Comics about mathematics, science, and the student life.


Student: "I'm going to learn about X today!" Student sees that X is intertwined with Y, Z, A, B, C, D, E, etc.: "Oh boy."

The issue (and great thing) about mathematics and physics is that you need to build up from the foundations. Unfortunately, that means you can rarely just “pick up” a topic without having to look at several other connected ideas.

Poster Template

Student 1: "Ugh, I have to make a poster, but I don't know where to start!" Student 2: "Here, I just sent you my template." S1: "It's so ugly..." S2 (Walking away): "And yet we both know you're going to use it."

“I have standards, you know!”


“Well, the template is already done…”


Student reading a professor's notes: "This is ridiculous. My professor skips so many steps in class that my notes resemble Swiss cheese! I'll never do this when I'm older." Later, when the student is older: "Hmm... I don't really have time left in the semester to show them all the details. I guess I'll just have to speed through the deatils. That's not technically against what I said..."

And yet, your students will hate you just the same.

Mountain of Mathematics

Student: "Now that I'm done calculus, I must be close to knowing all of math?" Tutor: "Yeah..." (Second panel shows a mountain with calculus at the very bottom.) Tutor: "I think we still have work to do."

Really? I thought that as soon as I finished my undergraduate degree, all of math was essentially the same, but a bit more difficult.

Follows Easily

Textbook: "The result follows easily from the previous equations." Student: "If it follows so easily, why couldn't you take the time to show it?! It's not like you're trying to teach students or anything..."

Okay, I get it when I’m reading a research paper. But for a textbook, these kinds of details should probably be shown. Maybe I’m just tackling textbooks that are too far ahead of me…


Professor presenting: "Bosons are quite friendly and will share states, but fermions? Forget about it. They are like lone wolves." Caption: Physicists: The people who love to give sentience to everything, from equations to particles to stars to galaxies.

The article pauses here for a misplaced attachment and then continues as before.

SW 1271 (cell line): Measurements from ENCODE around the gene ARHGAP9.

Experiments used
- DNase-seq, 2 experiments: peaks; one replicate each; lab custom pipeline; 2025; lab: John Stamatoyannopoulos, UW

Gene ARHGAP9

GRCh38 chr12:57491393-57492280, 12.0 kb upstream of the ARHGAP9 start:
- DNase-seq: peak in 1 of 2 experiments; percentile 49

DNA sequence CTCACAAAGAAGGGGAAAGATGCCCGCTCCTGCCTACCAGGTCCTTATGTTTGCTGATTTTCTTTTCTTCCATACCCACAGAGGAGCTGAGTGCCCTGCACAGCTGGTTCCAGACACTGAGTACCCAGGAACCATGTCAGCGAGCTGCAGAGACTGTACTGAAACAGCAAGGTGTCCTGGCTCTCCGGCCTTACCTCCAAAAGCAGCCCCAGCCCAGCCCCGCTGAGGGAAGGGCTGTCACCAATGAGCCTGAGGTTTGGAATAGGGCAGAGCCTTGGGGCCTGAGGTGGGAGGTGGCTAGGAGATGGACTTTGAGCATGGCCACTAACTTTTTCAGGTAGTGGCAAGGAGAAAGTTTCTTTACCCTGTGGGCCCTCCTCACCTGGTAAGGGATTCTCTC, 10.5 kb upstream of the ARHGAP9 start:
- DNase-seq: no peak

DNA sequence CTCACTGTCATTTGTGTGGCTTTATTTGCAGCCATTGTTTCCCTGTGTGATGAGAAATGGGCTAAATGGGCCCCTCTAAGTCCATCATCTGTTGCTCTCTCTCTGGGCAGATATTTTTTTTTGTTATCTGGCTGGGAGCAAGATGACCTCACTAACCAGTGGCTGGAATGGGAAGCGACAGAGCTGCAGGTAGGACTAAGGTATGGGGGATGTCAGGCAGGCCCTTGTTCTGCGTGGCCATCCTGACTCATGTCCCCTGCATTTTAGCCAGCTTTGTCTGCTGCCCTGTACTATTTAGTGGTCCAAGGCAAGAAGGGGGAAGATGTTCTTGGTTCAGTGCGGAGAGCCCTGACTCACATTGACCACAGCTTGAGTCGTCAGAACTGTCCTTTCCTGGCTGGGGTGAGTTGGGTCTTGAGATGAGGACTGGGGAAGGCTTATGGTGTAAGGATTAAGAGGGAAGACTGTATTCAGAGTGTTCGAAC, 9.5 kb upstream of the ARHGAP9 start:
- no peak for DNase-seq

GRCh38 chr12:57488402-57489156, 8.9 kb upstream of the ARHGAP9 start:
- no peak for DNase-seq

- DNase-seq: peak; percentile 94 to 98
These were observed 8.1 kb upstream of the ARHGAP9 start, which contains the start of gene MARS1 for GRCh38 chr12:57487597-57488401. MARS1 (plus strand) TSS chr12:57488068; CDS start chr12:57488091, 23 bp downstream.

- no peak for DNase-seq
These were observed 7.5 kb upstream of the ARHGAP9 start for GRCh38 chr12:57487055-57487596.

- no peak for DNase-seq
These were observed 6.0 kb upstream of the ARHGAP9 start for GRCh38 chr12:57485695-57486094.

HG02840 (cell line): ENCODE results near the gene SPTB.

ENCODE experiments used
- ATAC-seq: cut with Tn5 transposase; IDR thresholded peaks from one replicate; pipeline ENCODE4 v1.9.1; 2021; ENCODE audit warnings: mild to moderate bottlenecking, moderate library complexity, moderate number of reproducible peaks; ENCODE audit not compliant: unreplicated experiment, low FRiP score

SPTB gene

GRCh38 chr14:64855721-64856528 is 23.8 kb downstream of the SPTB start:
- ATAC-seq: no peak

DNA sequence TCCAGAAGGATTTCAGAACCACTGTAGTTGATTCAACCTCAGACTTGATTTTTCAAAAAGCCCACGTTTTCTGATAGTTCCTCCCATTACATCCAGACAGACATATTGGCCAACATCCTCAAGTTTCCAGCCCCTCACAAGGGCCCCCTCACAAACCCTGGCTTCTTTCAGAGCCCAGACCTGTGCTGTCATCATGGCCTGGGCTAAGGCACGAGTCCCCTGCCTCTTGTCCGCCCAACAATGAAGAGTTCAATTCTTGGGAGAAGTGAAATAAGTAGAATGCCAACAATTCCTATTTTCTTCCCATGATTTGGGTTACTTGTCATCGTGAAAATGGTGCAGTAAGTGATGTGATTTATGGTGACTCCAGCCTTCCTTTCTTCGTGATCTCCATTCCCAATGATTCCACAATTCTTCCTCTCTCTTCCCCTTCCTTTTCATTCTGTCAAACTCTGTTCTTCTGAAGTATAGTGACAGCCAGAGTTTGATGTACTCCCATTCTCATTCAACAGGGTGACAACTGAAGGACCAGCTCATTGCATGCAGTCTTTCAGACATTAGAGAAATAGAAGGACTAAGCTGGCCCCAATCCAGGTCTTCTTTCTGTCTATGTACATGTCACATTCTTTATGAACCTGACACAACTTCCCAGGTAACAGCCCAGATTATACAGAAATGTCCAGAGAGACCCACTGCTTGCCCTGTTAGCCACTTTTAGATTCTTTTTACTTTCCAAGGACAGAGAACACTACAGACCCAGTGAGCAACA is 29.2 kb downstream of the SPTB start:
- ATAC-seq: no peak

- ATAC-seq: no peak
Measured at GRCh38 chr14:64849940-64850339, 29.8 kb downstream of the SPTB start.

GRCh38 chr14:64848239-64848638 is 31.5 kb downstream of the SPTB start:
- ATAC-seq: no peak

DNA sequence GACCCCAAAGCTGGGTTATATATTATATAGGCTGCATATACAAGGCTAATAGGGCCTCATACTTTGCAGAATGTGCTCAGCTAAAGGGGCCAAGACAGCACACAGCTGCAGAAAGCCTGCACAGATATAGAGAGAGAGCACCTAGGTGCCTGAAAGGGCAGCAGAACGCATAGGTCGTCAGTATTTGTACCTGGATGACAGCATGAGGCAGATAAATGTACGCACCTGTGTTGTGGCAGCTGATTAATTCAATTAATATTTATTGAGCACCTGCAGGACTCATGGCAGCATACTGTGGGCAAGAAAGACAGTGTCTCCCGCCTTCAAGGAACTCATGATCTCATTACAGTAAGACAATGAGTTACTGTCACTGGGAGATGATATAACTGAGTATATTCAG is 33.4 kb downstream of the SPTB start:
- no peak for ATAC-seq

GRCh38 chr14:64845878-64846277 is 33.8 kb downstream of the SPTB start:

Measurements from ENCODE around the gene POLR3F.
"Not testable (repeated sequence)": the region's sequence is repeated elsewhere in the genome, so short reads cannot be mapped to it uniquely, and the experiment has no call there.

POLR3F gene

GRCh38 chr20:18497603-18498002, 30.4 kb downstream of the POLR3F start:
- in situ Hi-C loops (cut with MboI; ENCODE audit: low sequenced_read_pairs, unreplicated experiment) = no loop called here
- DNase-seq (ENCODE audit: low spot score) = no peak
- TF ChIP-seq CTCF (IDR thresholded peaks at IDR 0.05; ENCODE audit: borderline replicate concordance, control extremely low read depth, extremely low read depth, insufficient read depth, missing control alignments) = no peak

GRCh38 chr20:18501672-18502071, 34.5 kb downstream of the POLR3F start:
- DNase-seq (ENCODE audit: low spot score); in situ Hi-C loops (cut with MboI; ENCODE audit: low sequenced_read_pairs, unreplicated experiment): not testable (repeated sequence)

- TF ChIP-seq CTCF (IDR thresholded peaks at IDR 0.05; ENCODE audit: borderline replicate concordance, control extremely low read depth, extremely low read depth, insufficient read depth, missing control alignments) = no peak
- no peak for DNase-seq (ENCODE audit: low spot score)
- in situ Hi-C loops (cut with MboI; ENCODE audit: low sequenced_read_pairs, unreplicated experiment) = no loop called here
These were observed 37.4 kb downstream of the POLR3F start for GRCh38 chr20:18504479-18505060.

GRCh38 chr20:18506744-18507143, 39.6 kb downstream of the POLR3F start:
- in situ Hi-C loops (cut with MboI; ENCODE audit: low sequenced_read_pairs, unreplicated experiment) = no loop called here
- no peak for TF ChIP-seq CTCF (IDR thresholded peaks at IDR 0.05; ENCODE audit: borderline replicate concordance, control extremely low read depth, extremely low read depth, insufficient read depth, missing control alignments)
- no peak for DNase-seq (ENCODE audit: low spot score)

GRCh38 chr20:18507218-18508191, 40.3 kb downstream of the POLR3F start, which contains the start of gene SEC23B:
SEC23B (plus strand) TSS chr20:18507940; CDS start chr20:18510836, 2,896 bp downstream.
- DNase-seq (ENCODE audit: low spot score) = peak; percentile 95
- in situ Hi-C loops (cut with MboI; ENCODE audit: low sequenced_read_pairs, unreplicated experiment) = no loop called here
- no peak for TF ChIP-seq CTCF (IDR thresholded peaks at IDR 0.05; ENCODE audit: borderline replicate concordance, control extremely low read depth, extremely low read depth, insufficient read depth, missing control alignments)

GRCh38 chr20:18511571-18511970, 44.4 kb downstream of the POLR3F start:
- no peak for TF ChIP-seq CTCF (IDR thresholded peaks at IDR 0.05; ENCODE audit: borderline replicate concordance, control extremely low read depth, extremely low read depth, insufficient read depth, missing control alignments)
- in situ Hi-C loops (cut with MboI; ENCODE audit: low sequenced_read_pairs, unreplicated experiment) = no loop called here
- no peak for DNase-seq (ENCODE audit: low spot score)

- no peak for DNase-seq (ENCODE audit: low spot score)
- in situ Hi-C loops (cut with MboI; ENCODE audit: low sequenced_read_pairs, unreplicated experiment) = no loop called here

How else are we going to get funding if we don’t make our equations sound fun and engaging?

Variable Conditions

Before a test: "This stuff is so easy!" During a test: "Ugh, why does it feel like I'm suddenly much less intelligent?!"

Temporal pressure does funny things to a person.

Research Bubble

Five research papers reference each other, with no one actually doing any work. Researcher: "Did anyone actually take the time to look outside of these five papers?!"

In mathematics, this is known as “proof by circularity”, and is partly where I got the idea for this comic (from someone else).

However, my real motivation came from the fact that I was looking at the literature for a specific topic, and I kept on seeing the same few papers being referenced. I was hoping to find something new, but I couldn’t seem to break this “bubble” of citations.

Arbitrary Function

Professor: "Okay, so to motivate this theorem, let's start with an arbitrary function..." (Draws essentially a curvy function.) Caption: Every professor's idea of an "arbitrary function" seems to be a sine wave.

Now that you’ve seen it, you won’t be able to unsee it.

Textbook Explanations

Colleague: "A lot of people are complaining about your new textbook. They're saying that you don't actually explain anything." Professor: "That's ridiculous. I explained everything that was confusing to me."

I’ll file this one under curse of the expert.